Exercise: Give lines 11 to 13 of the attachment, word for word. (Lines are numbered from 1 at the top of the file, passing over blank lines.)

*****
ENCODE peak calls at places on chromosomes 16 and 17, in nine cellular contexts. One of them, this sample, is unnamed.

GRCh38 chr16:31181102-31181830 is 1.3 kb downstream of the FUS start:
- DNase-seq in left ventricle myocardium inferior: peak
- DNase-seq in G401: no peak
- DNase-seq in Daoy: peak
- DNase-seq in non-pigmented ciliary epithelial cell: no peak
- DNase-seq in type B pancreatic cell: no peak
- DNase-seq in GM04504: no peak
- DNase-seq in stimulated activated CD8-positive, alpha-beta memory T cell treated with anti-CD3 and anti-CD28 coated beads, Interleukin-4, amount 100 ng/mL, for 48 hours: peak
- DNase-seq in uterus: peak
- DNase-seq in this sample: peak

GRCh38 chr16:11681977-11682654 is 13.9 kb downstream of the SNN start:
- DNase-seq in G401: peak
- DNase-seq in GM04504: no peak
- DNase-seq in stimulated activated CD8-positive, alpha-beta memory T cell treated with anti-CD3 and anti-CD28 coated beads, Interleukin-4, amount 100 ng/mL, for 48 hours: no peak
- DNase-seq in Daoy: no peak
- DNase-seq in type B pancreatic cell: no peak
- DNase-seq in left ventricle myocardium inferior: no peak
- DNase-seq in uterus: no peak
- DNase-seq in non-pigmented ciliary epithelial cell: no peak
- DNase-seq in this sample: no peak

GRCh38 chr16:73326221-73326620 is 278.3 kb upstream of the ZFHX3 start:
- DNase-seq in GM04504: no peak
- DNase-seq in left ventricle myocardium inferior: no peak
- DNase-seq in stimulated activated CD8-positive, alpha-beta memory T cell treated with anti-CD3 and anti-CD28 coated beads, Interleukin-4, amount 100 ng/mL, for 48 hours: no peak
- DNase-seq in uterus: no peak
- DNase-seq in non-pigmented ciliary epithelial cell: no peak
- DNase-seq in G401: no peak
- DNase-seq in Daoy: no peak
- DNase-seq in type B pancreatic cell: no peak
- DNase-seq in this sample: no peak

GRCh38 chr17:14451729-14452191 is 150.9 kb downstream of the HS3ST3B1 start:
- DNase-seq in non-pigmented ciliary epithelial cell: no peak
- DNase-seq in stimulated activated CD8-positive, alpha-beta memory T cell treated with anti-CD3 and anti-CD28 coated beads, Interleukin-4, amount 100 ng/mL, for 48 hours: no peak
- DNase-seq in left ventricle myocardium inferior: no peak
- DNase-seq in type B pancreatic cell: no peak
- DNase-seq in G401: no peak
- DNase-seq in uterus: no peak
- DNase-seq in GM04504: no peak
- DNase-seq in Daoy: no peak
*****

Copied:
- DNase-seq in this sample: peak

GRCh38 chr16:11681977-11682654 is 13.9 kb downstream of the SNN start:
- DNase-seq in G401: peak